Usually this magic is aided by delicious food and drinks. We went to a fantastic wine-tasting event, ’cause we’re classy like that. It ended rather…messily, but not before we had some amazing Vancouver Island wines and also a lot of burgers.

We also had this unfortunate collection of drinks, which was just as cough-syrupy as it looks but we drank it, damnit. Yes we did.


Aside from that, we mostly just talked — about horrible, hilarious memories, about all kinds of relationships, about our health, about everything. It’s what we do. We made a fancy dinner on Saturday (mushroom and pancetta risotto, total adult comfort food) and Heidi teased me about my bossiness in the kitchen.

I have many strengths — I can say the alphabet backwards (and I will tell you that a lot when I’m tipsy), I am super cheerful in the morning (Mark gives me a wide berth because I always want to talk about all the hours that passed while we were sleeping), I can almost always tell you the correct time, give or take a few minutes, without looking at a watch — but passivity around cooking is not one of them. I admit it, I love to order people around in the kitchen, kind of like Anthony Bourdain, but with more hair and slightly less cursing.

To wit, here are a bunch of food-related items I want to tell you about and really, you should just listen to me and make/eat them.

I know I talk about Smitten Kitchen all the time and so does everyone else, blah blah blah. But there is a reason why Deb has made such a name for herself, and the reason is that she is almost fanatical about choosing recipes and streamlining them. I have not made a single thing from her website that has let me down. This raspberry buttermilk cake is such a good example of the kinds of things she posts — simple but delicious, and the kind of thing that really tricks people into thinking you’re just an awesome effortless cook who wears adorable aprons and can whip stuff like this up with her eyes closed. I love you, Deb.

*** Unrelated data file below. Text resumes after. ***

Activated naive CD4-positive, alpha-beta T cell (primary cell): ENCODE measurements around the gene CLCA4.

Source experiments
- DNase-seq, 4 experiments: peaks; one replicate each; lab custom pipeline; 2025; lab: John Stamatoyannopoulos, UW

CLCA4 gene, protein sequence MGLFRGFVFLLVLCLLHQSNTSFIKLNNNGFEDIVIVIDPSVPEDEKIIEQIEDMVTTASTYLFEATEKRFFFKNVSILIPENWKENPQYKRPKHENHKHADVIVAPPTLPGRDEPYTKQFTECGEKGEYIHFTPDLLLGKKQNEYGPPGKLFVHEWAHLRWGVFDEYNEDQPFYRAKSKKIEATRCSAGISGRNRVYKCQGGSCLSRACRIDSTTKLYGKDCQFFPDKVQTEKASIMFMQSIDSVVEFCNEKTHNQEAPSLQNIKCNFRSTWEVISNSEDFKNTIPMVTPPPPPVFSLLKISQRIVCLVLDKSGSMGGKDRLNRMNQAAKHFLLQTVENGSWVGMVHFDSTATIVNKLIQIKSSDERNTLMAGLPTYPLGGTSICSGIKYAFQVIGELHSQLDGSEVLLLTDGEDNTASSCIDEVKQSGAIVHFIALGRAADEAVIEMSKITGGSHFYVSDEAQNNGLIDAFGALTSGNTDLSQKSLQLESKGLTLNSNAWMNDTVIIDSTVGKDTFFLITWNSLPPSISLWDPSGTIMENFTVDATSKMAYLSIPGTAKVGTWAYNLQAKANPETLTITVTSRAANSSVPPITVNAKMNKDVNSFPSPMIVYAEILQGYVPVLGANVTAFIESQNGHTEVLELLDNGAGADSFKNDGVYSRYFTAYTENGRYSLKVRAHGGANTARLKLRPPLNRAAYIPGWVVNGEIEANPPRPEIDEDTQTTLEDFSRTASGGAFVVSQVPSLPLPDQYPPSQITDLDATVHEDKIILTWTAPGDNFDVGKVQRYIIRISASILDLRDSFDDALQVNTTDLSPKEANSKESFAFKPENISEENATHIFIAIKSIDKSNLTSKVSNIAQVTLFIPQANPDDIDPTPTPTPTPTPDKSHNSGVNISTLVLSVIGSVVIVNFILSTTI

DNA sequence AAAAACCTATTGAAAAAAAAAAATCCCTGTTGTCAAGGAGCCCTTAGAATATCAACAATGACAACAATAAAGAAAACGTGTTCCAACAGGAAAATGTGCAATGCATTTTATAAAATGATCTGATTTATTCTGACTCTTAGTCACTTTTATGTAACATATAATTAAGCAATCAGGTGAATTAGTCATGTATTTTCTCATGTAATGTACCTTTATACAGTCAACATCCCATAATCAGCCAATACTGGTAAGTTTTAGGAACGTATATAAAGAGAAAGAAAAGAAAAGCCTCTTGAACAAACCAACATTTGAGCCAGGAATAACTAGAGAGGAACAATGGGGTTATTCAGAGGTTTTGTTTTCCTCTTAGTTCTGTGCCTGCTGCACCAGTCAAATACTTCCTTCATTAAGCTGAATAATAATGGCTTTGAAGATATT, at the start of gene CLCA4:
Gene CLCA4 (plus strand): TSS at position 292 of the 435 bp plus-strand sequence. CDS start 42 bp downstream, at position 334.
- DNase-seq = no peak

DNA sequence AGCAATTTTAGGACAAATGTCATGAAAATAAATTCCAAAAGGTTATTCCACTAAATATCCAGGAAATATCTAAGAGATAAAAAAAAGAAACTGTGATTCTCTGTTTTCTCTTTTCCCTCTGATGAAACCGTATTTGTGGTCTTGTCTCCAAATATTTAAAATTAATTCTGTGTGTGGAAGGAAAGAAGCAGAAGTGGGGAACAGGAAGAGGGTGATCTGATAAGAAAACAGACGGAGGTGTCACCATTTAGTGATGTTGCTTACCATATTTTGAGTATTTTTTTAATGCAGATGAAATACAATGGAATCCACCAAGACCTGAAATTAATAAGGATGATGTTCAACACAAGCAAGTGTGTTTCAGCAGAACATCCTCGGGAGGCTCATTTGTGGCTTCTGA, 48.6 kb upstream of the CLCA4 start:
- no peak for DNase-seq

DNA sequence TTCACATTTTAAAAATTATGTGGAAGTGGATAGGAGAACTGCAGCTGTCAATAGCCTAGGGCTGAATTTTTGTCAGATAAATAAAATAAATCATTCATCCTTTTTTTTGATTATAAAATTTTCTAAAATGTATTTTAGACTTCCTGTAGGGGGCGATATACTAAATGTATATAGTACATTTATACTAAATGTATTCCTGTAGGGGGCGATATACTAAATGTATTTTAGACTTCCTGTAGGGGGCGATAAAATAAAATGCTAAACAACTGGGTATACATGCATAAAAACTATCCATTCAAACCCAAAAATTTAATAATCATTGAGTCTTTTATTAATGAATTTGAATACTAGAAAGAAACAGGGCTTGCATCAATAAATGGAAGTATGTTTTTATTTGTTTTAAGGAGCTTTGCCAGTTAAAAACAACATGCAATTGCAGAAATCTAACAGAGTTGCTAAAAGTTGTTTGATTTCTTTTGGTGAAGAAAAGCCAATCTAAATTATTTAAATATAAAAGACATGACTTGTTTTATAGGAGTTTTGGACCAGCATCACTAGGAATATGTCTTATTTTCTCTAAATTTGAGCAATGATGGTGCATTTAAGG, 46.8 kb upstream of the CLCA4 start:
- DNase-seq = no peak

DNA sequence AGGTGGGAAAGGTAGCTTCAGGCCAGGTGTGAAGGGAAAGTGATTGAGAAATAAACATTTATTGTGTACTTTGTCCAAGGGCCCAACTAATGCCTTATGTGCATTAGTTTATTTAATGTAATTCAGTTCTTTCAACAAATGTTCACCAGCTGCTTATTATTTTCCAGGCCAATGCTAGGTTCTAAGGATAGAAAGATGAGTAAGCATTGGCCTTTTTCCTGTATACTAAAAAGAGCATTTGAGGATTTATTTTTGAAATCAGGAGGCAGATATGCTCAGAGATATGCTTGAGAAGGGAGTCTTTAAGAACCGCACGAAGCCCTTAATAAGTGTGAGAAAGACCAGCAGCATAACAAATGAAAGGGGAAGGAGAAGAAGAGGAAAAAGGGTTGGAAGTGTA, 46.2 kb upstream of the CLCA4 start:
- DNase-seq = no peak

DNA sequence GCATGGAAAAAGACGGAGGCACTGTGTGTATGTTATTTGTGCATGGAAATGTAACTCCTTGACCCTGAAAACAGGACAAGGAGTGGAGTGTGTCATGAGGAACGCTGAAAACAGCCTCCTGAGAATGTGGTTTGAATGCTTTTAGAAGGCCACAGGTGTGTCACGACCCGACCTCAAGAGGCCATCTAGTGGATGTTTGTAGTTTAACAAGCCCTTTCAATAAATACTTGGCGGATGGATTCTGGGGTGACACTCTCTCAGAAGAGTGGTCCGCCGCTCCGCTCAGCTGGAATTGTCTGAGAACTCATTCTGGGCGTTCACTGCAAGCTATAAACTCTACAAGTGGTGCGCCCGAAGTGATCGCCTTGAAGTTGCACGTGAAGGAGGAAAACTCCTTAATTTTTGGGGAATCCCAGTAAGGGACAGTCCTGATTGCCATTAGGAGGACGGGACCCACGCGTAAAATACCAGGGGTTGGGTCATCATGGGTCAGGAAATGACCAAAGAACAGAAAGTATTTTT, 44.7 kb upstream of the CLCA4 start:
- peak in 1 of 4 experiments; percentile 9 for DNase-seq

Something we make all the time is this (admittedly hilariously-named) glory bowl. It’s from one of the Whitewater Cooks recipe books, which I don’t yet own, but if a certain nameless ginger man was reading this, he might consider surprising me with it some time. The best thing about this recipe is that I hardly ever follow it. I use the basic components — rice, greens, shredded vegetables, delicious sauce — and just add whatever I have around. Sometimes we grill up some tofu for added protein, but you could add leftover chicken or any kind of meat, really. I love avocado, so that usually goes in. I don’t really like beets, so I substitute cucumber instead, and usually peanuts for the almonds. I pretty much put every single Chinese condiment I have into the sauce, and though it never tastes the same twice, I like it that way. We also keep all the elements separate in the fridge, and then amalgamate them just before serving. Guys, just make this.


A few other recipes I adore:

Ginger Fried Rice, from Smitten Kitchen. This is one of those meals I love to eat when Mark is out, for some reason, even though he also really likes it. Sometimes I add sweet Chinese sausage, if I have some around.

We made these crispy potatoes the other morning for brunch, when all the girls were over. Delicious and oddly impressive.